Bears' defense is ready

From the Associated Press

Alex Brown smiled and rolled his eyes in disgust. He wasn't worried about possible endorsement deals or the legacy these Chicago Bears will leave behind.

No, the only thing on his mind was the Super Bowl. More immediately, correcting the flaws on defense.

The other stuff can wait.

"What we're doing right now, what every team is shooting for right now, there's nothing bigger than this scenario. Nothing at all," said Brown, a defensive end. "You want to win the Super Bowl, that's it."

First, it's about beating the Seattle Seahawks today. And, it's about rediscovering the form the Bears' defense showed through the first 10 regular-season games.

While fans wonder which version of Rex Grossman will appear -- the guy who plays like a Pro Bowl quarterback or the one who plays catch with opponents -- there's a pressing issue on the other side of the ball: Which defense will show up?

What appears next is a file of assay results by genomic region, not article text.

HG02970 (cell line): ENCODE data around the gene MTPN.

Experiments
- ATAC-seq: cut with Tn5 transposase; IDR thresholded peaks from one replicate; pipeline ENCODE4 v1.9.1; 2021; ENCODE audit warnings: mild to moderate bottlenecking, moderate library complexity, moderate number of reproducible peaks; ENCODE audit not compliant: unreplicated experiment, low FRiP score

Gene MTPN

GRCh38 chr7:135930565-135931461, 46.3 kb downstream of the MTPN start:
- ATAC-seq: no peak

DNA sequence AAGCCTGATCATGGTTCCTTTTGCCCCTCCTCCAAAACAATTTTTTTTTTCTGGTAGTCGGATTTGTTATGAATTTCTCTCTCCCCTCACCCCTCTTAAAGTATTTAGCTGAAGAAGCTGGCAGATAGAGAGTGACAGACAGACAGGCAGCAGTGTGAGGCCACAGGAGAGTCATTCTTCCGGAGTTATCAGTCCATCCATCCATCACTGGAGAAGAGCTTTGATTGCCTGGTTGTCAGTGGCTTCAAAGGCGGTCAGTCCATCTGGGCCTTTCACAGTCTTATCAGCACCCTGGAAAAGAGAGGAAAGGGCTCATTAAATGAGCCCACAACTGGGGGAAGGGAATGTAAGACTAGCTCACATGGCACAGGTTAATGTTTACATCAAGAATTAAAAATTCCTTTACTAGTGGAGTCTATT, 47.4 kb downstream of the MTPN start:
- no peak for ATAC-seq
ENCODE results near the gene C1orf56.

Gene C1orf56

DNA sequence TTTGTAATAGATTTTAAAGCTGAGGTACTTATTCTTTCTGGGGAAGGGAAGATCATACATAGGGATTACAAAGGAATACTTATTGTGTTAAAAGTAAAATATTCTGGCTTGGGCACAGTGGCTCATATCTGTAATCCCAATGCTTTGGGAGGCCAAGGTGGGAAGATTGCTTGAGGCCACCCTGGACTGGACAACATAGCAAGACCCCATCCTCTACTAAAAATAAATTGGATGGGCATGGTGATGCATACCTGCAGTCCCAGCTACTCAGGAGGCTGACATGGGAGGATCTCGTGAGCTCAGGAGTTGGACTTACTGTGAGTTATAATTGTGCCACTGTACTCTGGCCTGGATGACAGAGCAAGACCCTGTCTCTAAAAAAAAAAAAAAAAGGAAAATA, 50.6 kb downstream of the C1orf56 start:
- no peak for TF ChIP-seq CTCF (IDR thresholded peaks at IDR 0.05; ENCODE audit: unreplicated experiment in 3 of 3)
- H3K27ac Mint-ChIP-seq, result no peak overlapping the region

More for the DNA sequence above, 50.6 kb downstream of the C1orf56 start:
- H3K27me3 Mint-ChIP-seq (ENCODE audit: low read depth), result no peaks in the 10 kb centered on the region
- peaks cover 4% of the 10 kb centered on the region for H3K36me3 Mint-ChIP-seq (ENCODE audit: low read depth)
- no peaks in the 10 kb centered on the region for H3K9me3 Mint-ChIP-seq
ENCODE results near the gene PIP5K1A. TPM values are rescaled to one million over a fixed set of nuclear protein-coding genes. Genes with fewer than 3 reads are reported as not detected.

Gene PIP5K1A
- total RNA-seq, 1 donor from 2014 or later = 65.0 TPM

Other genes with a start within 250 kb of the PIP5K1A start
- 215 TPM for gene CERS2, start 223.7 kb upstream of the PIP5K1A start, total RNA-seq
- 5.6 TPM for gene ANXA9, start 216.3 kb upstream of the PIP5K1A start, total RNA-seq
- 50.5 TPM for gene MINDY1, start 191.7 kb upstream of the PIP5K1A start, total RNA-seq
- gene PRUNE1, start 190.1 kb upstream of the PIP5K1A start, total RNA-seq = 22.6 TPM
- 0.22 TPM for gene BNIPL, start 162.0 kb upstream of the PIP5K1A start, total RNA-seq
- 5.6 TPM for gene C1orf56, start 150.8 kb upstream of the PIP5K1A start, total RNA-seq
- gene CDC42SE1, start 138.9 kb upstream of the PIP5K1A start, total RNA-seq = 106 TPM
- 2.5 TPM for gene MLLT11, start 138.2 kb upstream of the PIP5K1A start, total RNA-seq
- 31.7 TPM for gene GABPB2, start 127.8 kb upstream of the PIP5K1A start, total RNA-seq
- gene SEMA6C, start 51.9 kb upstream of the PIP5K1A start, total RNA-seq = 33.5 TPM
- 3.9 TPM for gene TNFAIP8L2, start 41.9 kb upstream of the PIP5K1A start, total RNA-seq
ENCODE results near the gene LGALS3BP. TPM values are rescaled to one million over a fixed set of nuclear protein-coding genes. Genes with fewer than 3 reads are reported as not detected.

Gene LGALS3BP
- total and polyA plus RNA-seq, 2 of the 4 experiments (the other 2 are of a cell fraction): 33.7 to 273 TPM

The one that gave up an average of 251.8 yards through the first 10 games? Or the one that gave up 364.7 through the final six?

The one that held the No. 1 defensive ranking? Or the one that dropped to fifth by the end of the regular season?

The ferocious unit that manhandled Seattle, 37-6, at Soldier Field on Oct. 1, or the one that gave up 373 yards in a 26-7 loss to Green Bay in the regular-season finale?

So many questions surround a team that went 13-3 and has the top seeding in the NFC. It would have been difficult to believe that the defense would become one of those questions after the last game against Seattle, when Chicago sacked Matt Hasselbeck five times.

Tommie Harris had two, despite being double-teamed, as did Mark Anderson. Ricky Manning Jr. intercepted two passes and Hasselbeck was only 16 for 35 with 196 yards.

It was a defining win for the Bears, even though the defending NFC champions were missing injured running back Shaun Alexander and tight end Jerramy Stevens.

Copyright © 2019, Los Angeles Times
EDITION: California | U.S. & World